Challenge Mode[edit]

After completing the main game (Arcade Mode) once on any difficulty setting, a Challenge Mode will be made available in the main menu. This game mode is composed of forty different challenges in which the player must complete various tasks within the side-scrolling stages of Arcade Mode.


The music and sound effects were handled by famed video game music remixer Jake Kaufman, who also composed for Shantae and founded the game music remix site VGMix. The soundtrack consists of a few arrangements of music from previous Contra games as well as new material. When Arcade Mode is played on the Hard setting, an arranged version of the Jungle theme from the original Contra is played instead of the standard stage music. The standard Jungle theme is actually an enhanced version of a "Contra style" chiptune song previously posted on Kaufman's website, called "Vile Red Falcon."[10][11]

A soundtrack CD was announced by Konami to be bundled in the first print of the Japanese release of Contra: Dual Spirits, as a gift for preorders through the KonamiStyle shop. This deal was only available for Japanese residents. In addition to the music found in the game, a 4-minute live performance of the "Harbor" song is included as a bonus track. The song is performed by The Smash Bros, Jake Kaufman's video game tribute band.


Contra 4 received positive reviews from critics, scoring an 83 out of 100 on Metacritic.[12] Contra 4 has been hailed as a "rebirth" of the franchise, and was praised for returning to its roots. It has garnered multiple awards including IGN's "Best Action Game" and "Best Revival" of 2007,[18][19] and GameSpy's 7th best DS game of 2007.[20] GamesRadar+ named Contra 4 the 22nd best DS game of all time out of a list of 25.[21]


  1. ^ Known in Japan as Contra Dual Spirits (Japanese: 魂斗羅 Dual Spirits)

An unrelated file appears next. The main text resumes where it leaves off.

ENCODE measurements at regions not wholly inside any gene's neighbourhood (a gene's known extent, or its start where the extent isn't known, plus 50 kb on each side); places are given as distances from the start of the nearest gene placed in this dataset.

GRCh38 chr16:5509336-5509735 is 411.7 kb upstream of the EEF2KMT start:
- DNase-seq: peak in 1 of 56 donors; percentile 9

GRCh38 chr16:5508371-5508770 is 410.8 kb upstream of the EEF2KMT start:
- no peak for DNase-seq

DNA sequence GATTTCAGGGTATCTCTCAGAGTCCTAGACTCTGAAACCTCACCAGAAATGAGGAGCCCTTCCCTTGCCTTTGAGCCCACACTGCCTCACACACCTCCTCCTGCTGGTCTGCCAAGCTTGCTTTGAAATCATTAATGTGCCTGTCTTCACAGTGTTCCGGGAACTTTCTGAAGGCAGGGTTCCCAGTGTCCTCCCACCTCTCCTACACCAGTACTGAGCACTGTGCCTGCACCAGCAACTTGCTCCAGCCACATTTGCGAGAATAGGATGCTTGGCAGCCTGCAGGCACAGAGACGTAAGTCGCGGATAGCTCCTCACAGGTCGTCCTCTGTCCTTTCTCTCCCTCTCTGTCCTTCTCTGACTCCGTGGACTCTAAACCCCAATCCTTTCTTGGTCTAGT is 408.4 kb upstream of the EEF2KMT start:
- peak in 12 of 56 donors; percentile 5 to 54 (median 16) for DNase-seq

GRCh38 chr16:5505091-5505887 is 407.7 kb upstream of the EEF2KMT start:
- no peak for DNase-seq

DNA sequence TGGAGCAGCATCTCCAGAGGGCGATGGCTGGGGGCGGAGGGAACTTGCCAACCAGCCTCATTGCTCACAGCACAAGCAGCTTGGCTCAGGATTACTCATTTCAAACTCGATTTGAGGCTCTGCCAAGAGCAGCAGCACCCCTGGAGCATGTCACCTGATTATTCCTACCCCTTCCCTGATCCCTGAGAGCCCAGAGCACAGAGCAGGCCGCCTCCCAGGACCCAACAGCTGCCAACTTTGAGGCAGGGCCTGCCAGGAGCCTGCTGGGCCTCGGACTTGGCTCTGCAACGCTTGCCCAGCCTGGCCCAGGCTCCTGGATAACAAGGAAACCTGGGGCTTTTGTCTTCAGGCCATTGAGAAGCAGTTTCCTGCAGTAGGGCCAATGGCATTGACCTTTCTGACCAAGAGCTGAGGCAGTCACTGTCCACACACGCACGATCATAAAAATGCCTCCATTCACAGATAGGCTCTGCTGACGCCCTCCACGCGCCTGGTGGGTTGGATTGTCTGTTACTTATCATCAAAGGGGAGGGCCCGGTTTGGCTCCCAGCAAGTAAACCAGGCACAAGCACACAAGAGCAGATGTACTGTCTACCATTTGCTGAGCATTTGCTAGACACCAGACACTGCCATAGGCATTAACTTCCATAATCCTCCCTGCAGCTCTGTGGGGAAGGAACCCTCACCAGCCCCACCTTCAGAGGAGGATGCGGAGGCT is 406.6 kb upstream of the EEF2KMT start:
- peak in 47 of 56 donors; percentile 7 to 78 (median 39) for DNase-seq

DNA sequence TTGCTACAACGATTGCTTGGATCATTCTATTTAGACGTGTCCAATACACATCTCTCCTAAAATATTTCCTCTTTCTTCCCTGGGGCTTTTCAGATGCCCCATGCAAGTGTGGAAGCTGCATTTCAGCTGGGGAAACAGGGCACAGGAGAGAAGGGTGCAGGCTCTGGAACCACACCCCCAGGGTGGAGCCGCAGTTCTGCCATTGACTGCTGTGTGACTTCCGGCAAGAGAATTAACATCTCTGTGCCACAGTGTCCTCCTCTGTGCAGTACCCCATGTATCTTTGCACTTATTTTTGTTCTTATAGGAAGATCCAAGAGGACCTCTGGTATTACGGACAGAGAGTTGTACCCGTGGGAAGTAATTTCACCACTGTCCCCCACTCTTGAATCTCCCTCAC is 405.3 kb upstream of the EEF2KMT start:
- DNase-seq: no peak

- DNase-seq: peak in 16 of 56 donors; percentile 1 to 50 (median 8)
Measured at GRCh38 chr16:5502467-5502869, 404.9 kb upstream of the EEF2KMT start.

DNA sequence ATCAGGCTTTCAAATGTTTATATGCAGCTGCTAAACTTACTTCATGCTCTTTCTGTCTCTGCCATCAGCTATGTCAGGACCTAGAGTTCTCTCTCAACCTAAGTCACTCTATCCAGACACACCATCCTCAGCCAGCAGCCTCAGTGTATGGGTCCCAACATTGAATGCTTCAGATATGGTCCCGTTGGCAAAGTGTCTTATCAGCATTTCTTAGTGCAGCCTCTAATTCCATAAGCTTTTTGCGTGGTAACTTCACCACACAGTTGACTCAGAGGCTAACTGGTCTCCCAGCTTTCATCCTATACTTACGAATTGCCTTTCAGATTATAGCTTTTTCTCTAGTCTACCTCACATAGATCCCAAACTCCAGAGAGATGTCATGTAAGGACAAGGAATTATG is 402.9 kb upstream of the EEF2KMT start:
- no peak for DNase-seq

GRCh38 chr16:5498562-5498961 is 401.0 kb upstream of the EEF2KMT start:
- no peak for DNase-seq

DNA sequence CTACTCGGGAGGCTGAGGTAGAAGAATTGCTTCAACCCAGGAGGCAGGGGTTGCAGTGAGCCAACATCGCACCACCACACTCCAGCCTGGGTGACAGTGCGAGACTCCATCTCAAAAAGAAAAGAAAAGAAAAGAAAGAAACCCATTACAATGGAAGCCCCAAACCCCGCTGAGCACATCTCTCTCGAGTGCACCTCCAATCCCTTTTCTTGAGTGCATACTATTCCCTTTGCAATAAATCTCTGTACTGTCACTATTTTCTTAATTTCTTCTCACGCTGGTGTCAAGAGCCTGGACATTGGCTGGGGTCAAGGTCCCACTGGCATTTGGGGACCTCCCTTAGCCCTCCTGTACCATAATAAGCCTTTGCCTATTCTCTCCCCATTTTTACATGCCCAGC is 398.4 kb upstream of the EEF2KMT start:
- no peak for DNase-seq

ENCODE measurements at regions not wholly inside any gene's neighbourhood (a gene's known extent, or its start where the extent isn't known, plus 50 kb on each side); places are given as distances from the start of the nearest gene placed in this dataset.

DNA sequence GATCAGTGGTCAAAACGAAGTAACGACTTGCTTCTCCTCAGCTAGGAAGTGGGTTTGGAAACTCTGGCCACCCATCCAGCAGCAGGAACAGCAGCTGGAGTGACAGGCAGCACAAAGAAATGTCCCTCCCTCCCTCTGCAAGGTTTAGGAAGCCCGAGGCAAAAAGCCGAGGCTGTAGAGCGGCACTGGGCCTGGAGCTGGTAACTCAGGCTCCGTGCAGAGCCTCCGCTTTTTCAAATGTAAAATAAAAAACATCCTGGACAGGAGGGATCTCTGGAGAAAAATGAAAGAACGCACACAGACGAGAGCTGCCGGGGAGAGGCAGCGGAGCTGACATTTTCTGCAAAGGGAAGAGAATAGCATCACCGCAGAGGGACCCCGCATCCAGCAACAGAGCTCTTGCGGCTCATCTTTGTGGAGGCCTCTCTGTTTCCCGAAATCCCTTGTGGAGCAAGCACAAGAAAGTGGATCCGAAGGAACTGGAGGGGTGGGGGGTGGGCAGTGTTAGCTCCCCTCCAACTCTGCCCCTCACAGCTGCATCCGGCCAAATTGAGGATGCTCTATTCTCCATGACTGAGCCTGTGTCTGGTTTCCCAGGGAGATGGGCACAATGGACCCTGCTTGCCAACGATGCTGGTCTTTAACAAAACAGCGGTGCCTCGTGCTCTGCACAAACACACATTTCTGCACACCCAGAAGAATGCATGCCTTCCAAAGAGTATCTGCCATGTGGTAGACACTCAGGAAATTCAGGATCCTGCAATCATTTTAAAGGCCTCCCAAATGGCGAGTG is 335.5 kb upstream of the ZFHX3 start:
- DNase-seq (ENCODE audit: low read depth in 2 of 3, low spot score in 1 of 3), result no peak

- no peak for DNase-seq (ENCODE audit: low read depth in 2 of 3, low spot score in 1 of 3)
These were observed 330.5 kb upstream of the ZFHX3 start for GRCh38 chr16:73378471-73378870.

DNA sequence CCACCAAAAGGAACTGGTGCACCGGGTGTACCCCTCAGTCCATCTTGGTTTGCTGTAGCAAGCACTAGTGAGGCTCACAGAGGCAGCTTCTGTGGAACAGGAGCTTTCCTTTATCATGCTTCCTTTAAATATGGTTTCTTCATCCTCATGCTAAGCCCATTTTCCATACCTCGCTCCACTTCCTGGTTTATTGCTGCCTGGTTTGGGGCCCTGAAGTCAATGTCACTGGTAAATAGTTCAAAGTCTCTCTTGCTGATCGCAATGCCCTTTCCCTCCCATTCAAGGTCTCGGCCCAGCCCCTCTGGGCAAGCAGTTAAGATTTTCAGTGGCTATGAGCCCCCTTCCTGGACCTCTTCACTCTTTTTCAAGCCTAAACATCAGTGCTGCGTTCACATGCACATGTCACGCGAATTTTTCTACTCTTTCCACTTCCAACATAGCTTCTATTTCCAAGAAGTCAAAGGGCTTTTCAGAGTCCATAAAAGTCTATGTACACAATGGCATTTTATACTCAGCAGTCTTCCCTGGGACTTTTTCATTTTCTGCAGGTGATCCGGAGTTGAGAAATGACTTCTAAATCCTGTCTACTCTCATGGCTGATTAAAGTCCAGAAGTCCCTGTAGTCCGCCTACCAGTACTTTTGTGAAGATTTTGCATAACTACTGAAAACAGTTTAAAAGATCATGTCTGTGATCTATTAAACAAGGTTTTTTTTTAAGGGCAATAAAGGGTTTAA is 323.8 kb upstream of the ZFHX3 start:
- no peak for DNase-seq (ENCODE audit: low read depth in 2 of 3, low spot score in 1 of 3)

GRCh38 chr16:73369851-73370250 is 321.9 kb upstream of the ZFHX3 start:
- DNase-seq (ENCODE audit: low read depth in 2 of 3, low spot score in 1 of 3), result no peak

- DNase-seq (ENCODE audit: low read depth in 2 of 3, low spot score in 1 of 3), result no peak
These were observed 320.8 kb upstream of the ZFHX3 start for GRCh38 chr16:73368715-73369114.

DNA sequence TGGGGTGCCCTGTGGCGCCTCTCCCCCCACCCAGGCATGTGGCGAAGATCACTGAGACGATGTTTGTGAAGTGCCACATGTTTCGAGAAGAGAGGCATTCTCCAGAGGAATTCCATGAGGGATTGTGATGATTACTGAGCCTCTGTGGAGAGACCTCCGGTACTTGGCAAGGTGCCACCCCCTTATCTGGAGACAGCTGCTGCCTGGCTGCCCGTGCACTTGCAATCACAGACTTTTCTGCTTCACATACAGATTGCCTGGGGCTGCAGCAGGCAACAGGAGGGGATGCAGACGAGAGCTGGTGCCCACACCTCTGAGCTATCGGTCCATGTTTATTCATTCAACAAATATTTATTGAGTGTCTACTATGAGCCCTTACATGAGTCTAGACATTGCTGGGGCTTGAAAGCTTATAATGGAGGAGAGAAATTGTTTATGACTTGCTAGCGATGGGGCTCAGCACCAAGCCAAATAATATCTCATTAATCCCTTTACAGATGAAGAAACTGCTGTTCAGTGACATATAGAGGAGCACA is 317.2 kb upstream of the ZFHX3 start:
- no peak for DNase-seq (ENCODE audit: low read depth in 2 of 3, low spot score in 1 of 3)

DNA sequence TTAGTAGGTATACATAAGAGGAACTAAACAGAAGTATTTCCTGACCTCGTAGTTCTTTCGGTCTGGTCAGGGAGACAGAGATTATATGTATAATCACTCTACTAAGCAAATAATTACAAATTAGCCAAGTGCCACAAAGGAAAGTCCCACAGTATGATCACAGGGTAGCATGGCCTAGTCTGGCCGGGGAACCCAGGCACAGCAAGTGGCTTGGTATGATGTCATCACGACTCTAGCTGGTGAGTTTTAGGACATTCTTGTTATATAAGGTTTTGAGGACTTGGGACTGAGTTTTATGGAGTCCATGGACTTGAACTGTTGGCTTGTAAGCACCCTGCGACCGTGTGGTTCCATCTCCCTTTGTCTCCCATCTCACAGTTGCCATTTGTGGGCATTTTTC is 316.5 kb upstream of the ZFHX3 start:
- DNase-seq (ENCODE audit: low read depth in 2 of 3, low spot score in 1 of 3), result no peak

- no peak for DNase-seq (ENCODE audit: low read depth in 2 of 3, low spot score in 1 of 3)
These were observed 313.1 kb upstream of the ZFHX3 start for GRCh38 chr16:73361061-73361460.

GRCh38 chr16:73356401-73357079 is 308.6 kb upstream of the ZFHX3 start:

2. ^ Konami Japanese Contra 4 page)
  3. ^ "Hell Yes: Contra 4 Dated And Box Arted". Archived from the original on 2007-12-29. Retrieved 2007-10-04.
  4. ^ Buchanan, Levi (November 19, 2007). "Contra 4 Mobile Review". IGN. Ziff Davis. Retrieved September 28, 2015.
  5. ^ a b KONAMI ANNOUNCES CONTRA 4 FOR NINTENDO DS™ (PDF), 2007-06-20, archived from the original (PDF) on 2022-04-10, retrieved 2022-04-10
  6. ^ Tatsuya Saijyou; Yasufumi Sakuma (June 11, 2019). Noboru Honda; Takeshi Matsumoto; Daisuke Yoshihara; Daisuke Kihara (eds.). The History of Contra (E-book). Konami. p. 37.
  7. ^ Nintendo_DS_Longplay-004-Contra_4 : : Free Download, Borrow, and Streaming : Internet Archive
  8. ^ Contra 4 - Instruction Booklet. Archived from the original on 2022-04-10. Retrieved 2022-04-10.
  9. ^ Operation C - Nintendo Game Boy - Manual - (PDF), archived from the original (PDF) on 2022-04-10, retrieved 2022-04-10
  10. ^ Nintendo Power. No. 218. August 2007. {{cite magazine}}: Missing or empty |title= (help)
  11. ^ Vile Red Falcon (Contra) by Virt
  12. ^ a b "Contra 4 for DS Reviews". Metacritic. CBS Interactive. Retrieved 2013-01-31.
  13. ^ Dyson (2007-11-19). "Destructoid review: Contra 4". Destructoid. Retrieved 2016-06-26.
  14. ^ Navarro, Alex (2007-12-04). "Contra 4 Review". GameSpot. Retrieved 2016-06-26.
  15. ^ Pavlacka, Adam (2007-11-20). "Contra 4 review". GamesRadar. Retrieved 2016-06-26.
  16. ^ Harris, Craig (2007-11-13). "Contra 4 Review". IGN. Retrieved 2016-06-26.
  17. ^ Trammell, David (2007-11-19). "Contra 4 Review". Nintendo World Report. Retrieved 2016-06-26.
  18. ^ DS - Best Action Game of 2007 - IGN
  19. ^ DS - Best Revival of 2007 - IGN
  20. ^ "GameSpy's Game of the Year 2007". GameSpy. IGN Entertainment. Archived from the original on 2012-12-28. Retrieved 2018-09-21.
  21. ^ GamesRadar Staff (September 15, 2012). "Best DS Games". GamesRadar. Retrieved January 31, 2013.